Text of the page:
Ballerina embodies UAE’s drive to become regional cultural hub

Alia Al-Neyadi, the first Emirati ballerina, discovered her passion for performing when she was three. (Supplied)
Updated 23 November 2019

Ballerina embodies UAE’s drive to become regional cultural hub

  • Alia Al-Neyadi discovered her passion for performing when she was only three years old
  • Along with her mother, Al-Neyadi would train four to six times a week to master every move

DUBAI: Ballet is more than just dance. Practising it requires talent, grace, persistence, hard work and excellent training.

For 26-year-old Alia Al-Neyadi, all these elements were present at a very young age. The first Emirati ballerina discovered her passion for performing when she was only three.

“I honestly cannot remember a time when I was not dancing. Ever since I was a toddler, I would sit in my stroller and watch my mother train young girls at the studio. I remember one day walking up to the front of her class and simply twirling,” recalls the young star.

Coming from an artistic background, Al-Neyadi was always surrounded by dance. Her mother, Svetlana, first visited the UAE in the late 1980s, when she was invited to perform in Al-Ain with the Moscow ballet company.

This is where she met Abdalla Al-Neyadi, the father of the future dance sensation. “I like to think that ballet is a family affair when it comes to us,” said Al-Neyadi.

“My parents are my biggest supporters. They both appreciate the art of ballet, and they have supported me every step of the way. My mother was both my mother and my instructor.

“I remember and still joke with everyone how if she is calm, she talks to me in English, but if she is getting tough, she goes all Russian on me, and that is when you know it is getting intense.”

For 20 years, Al-Neyadi and her mother motivated each other to achieve great things. In 1998, Svetlana opened a world-class ballet institution, Fantasia Ballet, in the heart of Abu Dhabi, teaching young ballerinas in the emirate the art of Russian ballet.

Al-Neyadi, along with her mother, would train four to six times a week to master every move. “The discipline in ballet helped me test my limits. While I did miss out on some childhood experiences, ballet has shaped me into the person I am today,” she said.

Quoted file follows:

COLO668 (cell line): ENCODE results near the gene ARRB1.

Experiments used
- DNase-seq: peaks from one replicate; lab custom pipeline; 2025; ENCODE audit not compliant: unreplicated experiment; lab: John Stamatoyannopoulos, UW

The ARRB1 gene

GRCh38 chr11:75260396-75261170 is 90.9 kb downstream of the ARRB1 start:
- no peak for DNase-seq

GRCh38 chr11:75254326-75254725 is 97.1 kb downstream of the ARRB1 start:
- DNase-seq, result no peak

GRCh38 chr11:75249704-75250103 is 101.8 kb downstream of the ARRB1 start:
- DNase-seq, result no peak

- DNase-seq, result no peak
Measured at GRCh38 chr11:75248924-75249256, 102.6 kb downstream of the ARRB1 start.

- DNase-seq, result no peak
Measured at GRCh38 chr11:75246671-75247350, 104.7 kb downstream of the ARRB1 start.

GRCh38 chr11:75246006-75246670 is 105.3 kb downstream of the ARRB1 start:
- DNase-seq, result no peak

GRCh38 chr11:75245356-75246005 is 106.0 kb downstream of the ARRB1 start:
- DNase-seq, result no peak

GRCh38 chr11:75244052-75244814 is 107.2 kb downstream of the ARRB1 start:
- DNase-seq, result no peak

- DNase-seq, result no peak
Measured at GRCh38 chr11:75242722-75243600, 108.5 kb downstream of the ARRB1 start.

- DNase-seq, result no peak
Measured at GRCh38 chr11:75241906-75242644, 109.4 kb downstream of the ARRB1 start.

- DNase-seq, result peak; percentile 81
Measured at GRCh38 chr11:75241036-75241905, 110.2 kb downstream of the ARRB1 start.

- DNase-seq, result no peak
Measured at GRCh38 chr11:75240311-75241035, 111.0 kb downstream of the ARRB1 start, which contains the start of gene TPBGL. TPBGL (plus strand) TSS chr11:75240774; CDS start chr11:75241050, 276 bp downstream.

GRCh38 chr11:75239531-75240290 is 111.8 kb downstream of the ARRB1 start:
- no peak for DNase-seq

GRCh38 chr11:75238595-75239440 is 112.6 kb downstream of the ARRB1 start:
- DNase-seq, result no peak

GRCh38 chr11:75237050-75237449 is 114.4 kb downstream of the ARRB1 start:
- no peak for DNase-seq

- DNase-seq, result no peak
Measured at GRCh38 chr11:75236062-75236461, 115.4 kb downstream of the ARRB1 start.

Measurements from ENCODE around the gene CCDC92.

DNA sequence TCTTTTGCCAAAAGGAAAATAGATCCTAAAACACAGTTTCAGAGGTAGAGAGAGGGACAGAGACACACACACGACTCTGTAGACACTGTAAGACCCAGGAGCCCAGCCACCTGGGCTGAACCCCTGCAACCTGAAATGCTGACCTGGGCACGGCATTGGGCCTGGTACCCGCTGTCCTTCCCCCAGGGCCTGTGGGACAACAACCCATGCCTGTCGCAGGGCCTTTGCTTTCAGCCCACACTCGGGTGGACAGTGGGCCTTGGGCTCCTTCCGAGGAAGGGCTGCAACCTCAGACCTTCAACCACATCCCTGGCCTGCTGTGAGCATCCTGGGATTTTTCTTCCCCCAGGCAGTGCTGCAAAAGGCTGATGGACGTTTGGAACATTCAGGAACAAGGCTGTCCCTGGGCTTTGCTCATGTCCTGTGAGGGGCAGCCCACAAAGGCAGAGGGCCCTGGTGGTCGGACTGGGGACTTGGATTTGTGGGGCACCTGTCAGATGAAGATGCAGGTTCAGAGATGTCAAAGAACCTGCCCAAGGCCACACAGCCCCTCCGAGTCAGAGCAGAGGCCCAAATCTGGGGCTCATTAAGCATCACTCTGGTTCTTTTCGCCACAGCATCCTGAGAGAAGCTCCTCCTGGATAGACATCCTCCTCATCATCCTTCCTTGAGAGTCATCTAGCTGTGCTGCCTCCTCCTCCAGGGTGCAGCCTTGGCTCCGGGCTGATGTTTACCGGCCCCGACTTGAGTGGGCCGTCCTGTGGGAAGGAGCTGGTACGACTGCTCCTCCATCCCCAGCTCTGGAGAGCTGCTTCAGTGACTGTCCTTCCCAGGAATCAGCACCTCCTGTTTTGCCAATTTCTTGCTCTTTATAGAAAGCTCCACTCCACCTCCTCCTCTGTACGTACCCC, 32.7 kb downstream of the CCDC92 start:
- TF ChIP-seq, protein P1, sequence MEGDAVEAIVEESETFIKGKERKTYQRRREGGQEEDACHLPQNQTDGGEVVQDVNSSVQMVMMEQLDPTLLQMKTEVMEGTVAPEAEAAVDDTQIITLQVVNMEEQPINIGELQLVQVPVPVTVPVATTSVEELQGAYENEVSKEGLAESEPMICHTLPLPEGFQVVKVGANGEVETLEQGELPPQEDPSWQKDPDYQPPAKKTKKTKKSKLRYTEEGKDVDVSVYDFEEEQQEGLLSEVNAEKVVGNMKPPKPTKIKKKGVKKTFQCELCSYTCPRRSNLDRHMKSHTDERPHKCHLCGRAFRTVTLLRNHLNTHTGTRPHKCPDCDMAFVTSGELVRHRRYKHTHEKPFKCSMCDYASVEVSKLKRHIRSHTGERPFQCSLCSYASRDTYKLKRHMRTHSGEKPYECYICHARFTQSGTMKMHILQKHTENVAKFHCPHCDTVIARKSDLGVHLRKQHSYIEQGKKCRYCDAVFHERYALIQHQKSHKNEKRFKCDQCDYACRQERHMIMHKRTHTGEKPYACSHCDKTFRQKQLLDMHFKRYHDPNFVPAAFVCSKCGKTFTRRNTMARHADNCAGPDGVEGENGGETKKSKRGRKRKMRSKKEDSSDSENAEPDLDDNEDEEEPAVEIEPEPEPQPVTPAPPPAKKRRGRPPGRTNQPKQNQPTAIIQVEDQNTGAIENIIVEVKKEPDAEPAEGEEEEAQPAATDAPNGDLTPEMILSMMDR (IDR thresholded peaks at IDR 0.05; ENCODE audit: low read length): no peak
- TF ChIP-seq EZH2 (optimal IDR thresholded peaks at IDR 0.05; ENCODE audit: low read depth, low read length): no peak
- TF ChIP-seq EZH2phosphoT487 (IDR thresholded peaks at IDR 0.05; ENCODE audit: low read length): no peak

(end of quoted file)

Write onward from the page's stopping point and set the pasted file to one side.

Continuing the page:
When she was 15, Al-Neyadi obtained the support of the Abu Dhabi Authority for Culture and Heritage to represent the UAE at an international arts festival held in Ukraine.

The teenage ballerina placed third, stunning everyone. “People were amazed that the UAE had a ballet troupe so skilled as to come third out of 140 countries,” she said.

“It was such an honor that at this young age, I was doing something to make my country proud. It was not easy, but it was worth it.”

The holder of a bachelor’s degree from Zayed University, Al-Neyadi majored in international affairs in culture and society because she felt there was no “better way to enable change than going back to where it all began in the UAE — the people.”

Things did not always go smoothly for the ballerina during her nearly 20 years of dancing.

“Explaining myself to people when I first started was probably my biggest challenge. Being an Arab, Muslim, Emirati who wanted to pursue dancing professionally was unheard of. I had to show people I was not there to insult but rather unite,” she said.

“At the age of 16, I felt fiercely attacked, but my family and loved ones taught me patience and pushed me further. Today, dancing means everything to me. I express myself through dance and convey emotions through twirls. If you leave one of my performances feeling like I’ve emotionally touched you, I have done my job.”

The UAE has come a long way since Al-Neyadi’s beginning, and the local performing arts scene is thriving. “Through my work as a Cultural Curator at Abu Dhabi’s Department of Tourism and Culture, I was able to get more involved with the art scene,” Al-Neyadi said.

“A lot of people do not know this, but in Sharjah, we have a very active performing arts scene, with an academy dedicated only to performing arts and a strong theater program.

“We are hoping to transform the UAE into a cultural stop and with its own opera house with a resident ballet, music and opera troupe performing year-round. This is definitely going to take some time, but I have dedicated myself to making this dream a reality.”


• This report is being published by Arab News as a partner of the Middle East Exchange, which was launched by the Mohammed bin Rashid Al Maktoum Global Initiatives and the Bill and Melinda Gates Foundation to reflect the vision of the UAE prime minister and ruler of Dubai to explore the possibility of changing the status of the Arab region.

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